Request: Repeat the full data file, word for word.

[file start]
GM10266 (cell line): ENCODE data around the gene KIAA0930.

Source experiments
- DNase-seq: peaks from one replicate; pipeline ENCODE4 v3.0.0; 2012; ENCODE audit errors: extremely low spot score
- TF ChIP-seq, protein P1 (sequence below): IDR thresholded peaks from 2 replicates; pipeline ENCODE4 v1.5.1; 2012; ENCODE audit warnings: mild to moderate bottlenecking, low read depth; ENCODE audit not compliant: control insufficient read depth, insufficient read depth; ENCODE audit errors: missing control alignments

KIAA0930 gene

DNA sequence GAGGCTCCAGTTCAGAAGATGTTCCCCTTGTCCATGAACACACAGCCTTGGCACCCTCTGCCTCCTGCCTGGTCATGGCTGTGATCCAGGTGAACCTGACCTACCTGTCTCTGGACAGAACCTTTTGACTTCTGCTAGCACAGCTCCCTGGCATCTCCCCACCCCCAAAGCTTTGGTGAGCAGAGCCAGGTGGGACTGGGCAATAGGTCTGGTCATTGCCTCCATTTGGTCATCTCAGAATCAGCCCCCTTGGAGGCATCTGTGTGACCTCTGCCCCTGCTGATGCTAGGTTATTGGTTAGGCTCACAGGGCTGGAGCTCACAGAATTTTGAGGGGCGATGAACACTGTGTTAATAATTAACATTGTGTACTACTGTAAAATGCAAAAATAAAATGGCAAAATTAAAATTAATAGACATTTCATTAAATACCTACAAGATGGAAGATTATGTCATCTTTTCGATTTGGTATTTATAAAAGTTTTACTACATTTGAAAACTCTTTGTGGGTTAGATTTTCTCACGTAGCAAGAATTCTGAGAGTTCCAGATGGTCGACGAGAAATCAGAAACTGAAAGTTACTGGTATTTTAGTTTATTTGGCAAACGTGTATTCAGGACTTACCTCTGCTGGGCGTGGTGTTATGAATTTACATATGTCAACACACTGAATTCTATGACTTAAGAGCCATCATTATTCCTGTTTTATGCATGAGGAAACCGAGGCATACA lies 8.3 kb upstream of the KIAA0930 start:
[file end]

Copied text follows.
GM10266 (cell line): ENCODE data around the gene KIAA0930.

Source experiments
- DNase-seq: peaks from one replicate; pipeline ENCODE4 v3.0.0; 2012; ENCODE audit errors: extremely low spot score
- TF ChIP-seq, protein P1 (sequence below): IDR thresholded peaks from 2 replicates; pipeline ENCODE4 v1.5.1; 2012; ENCODE audit warnings: mild to moderate bottlenecking, low read depth; ENCODE audit not compliant: control insufficient read depth, insufficient read depth; ENCODE audit errors: missing control alignments

KIAA0930 gene

DNA sequence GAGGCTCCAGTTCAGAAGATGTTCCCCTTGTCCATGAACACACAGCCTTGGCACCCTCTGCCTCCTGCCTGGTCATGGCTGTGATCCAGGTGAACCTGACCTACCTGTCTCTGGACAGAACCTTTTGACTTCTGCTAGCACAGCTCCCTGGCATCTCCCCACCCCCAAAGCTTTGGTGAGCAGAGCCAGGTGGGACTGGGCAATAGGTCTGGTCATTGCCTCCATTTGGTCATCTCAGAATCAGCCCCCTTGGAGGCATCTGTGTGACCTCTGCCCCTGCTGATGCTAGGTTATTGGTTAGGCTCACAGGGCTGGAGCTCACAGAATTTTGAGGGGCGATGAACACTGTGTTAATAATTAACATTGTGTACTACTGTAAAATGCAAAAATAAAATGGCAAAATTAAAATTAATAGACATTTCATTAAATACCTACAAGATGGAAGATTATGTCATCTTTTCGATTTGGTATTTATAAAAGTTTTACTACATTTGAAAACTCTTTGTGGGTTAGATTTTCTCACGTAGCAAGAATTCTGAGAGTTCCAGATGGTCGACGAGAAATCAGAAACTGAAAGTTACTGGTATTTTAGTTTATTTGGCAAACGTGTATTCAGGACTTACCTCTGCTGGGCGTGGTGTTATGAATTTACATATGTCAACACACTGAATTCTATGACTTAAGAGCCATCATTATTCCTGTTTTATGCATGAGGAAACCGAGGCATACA lies 8.3 kb upstream of the KIAA0930 start: